Drawing inspiration from traditional Chinese landscape paintings, Lalan created “inner landscapes” during the 1970’s. In these pictures, the sun and the moon, mountains and rivers, and other topographical elements can vaguely be seen, but they do not coalesce into specific identifiable scenes. These inner landscapes are rather transcendental paradises. Lalan was vocal in her admiration of the landscape paintings of the southern Song dynasty, especially those by Xia Gui and Ma Yuan. The latter distilled the monumentality of Northern Song landscapes into tranquil and minimalist vignettes, implying and evoking vast spaces through partial or obscured mountains and waters. This sophisticated visual aesthetics informs La lune est voilée, in which a textured cliffside is seen on the left edge . This lopsided and diagonal composition pointedly recalls the works of Ma and Xia.
Lalan’s painting is dominated by abstract atmosphere, at the center of which a round moon-like body can barely be seen. Lalan captures the beauty of mist and clouds through the bold use of negative space. She renders the spatial transitions between foreground and background by applying delicate and subtle shades of blue. In Lalan’s interpretation of traditional Chinese landscapes in the oil medium, we feel a distinctly Asian aesthetic that recalls Zhuangzi’s notion of “losing one’s connection to language once the meaning is grasped.” As the artist herself hoped, her work allows the viewer to linger in an ideal realm, free from everyday worries and transported into the sublime.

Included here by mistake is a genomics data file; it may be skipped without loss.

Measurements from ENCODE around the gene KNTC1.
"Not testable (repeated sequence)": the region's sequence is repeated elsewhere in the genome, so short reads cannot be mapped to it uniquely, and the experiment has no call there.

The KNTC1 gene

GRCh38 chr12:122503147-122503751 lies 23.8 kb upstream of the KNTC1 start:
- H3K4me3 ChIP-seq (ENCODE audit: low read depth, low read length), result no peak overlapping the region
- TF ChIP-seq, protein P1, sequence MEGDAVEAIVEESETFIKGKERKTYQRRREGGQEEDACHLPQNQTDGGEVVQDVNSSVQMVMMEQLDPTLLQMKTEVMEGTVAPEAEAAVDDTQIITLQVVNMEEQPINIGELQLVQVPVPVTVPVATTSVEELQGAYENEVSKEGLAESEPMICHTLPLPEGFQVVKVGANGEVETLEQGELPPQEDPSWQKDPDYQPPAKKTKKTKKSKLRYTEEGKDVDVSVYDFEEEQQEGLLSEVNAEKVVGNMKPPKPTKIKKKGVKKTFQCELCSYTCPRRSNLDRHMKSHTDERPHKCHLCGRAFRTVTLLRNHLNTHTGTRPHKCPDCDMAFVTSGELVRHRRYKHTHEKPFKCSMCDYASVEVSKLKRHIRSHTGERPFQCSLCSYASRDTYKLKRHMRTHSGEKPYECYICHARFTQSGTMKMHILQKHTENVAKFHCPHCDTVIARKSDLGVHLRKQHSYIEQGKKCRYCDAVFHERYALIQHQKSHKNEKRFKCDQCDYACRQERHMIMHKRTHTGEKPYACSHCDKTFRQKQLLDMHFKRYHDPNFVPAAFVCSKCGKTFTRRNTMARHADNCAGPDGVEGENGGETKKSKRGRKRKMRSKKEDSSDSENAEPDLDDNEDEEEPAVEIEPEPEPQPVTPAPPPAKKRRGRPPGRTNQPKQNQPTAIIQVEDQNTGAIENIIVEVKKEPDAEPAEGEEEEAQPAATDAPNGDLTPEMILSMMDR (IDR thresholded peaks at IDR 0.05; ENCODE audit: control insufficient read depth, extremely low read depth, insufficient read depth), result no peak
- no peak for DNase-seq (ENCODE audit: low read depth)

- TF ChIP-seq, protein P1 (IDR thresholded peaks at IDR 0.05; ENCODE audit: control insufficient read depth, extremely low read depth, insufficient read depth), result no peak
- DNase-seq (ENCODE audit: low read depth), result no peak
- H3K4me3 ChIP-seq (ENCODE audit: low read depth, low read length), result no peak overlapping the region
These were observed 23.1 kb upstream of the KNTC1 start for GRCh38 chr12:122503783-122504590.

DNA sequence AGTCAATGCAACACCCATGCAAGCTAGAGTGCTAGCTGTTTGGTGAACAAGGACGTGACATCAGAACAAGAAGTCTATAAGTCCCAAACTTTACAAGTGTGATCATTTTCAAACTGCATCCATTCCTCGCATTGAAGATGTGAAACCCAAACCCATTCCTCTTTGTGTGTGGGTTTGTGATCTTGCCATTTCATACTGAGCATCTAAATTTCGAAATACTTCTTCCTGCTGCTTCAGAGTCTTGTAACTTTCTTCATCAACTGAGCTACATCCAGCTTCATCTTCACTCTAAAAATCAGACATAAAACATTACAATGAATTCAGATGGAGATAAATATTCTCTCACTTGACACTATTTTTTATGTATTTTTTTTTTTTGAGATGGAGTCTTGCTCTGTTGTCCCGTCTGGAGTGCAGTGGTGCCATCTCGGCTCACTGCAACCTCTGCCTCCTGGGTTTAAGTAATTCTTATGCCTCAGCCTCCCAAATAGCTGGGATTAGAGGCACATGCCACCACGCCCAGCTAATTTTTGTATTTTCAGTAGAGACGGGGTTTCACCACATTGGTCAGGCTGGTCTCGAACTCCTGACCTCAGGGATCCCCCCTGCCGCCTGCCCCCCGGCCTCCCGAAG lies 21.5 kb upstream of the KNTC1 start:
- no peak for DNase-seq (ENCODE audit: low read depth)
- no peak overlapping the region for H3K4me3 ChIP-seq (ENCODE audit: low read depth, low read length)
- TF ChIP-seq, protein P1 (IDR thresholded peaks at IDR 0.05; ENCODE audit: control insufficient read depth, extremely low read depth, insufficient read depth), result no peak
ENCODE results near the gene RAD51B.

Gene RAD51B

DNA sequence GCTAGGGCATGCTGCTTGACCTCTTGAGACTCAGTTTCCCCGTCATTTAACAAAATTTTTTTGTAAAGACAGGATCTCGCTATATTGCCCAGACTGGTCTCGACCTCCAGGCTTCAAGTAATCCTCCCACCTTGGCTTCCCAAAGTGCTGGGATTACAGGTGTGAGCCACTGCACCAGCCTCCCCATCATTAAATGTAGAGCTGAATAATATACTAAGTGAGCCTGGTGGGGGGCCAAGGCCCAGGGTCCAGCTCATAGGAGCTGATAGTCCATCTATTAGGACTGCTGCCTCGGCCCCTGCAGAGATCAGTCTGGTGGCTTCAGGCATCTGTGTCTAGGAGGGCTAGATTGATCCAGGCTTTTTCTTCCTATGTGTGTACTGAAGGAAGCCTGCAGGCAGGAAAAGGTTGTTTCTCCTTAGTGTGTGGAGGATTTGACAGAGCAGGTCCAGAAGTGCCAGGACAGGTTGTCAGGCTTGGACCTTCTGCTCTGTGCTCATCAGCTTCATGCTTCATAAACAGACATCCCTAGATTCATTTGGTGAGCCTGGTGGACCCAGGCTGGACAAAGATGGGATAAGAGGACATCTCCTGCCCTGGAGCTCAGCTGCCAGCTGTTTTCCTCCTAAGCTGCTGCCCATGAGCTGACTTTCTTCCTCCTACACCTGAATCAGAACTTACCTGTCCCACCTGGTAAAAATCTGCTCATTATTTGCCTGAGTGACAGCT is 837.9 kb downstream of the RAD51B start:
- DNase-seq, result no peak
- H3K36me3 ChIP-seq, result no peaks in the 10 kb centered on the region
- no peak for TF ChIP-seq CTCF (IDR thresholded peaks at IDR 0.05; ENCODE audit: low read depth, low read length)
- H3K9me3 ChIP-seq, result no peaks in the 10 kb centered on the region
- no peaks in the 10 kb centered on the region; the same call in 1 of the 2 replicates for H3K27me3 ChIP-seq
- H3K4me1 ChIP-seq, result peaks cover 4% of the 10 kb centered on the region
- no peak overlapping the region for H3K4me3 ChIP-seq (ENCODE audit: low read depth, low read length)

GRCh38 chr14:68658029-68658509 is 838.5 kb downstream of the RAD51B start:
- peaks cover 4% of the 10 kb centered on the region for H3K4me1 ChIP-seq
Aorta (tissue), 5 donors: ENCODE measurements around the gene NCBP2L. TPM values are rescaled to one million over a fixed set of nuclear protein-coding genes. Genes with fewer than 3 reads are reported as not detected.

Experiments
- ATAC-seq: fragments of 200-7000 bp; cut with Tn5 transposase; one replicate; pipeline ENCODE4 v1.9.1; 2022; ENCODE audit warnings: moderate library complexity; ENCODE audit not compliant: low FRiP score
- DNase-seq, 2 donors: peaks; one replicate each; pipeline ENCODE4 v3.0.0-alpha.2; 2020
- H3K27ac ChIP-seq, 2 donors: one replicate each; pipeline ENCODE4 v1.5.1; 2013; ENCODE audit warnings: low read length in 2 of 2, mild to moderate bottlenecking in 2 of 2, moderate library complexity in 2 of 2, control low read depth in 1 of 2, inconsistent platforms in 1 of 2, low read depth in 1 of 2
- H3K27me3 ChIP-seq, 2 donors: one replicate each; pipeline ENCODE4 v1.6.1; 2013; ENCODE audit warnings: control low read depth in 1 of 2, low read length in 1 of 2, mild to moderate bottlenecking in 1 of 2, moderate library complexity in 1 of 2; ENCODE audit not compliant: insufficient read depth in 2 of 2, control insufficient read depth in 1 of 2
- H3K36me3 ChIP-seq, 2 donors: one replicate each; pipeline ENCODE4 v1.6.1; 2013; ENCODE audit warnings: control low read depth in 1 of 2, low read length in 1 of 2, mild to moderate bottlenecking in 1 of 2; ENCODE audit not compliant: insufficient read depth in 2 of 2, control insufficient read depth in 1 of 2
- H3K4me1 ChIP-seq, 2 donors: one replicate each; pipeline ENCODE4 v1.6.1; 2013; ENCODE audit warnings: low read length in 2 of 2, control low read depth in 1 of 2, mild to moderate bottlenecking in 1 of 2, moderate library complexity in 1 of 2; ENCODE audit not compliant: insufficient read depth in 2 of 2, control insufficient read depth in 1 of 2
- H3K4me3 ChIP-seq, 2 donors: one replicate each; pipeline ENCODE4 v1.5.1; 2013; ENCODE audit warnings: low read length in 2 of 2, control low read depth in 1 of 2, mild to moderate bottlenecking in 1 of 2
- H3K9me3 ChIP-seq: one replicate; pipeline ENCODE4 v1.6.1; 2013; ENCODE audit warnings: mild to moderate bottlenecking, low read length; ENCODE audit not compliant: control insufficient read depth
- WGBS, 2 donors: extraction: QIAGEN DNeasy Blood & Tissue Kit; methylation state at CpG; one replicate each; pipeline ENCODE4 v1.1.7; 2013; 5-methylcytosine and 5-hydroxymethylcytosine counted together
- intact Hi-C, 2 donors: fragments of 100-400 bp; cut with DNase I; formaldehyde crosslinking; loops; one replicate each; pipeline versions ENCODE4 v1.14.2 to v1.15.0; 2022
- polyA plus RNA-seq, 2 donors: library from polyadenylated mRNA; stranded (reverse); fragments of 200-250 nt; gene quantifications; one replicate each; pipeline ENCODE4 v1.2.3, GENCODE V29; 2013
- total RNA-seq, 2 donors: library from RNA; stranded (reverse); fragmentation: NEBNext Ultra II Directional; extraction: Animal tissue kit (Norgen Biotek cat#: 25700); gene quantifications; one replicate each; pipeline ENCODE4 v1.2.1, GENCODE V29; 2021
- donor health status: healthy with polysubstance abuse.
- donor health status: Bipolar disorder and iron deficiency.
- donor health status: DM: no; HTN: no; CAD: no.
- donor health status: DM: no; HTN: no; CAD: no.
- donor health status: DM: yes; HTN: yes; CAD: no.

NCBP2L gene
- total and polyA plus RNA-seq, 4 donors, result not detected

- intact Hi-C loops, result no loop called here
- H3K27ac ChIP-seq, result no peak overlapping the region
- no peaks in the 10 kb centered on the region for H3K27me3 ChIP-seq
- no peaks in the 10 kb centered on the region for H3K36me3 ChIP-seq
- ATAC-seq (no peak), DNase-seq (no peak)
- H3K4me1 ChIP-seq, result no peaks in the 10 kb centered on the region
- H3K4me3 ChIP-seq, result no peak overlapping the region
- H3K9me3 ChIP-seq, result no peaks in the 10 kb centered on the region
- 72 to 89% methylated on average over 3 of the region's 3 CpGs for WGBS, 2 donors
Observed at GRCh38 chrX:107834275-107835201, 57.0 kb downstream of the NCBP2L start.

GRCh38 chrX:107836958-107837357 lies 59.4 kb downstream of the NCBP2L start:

La lune est voilée dates from a critical moment in Lalan’s career, when she began to present her L’art synthèse to the international art world. In 1971, she mounted several solo exhibitions at Galerie Jacques Desbrières, Galerie Iris Clert, and other venues, where she played her electronic music compositions and danced in front of her abstract landscapes. Lalan’s paintings were often guided by her inner music and dancer’s sense of rhythm. La lune est voilée is the perfect illustration of her synthesis of the three arts. The outlines of the cliff vibrate like musical notes, giving rise to an absorbing melody that reverberates and dissolves through the amorphous blue tones. Though profoundly informed by classical Chinese culture, Lalan consistently challenged pre-existing conceptual boundaries. Her understated pictorialism constitutes a unique chapter in the history of modern art.
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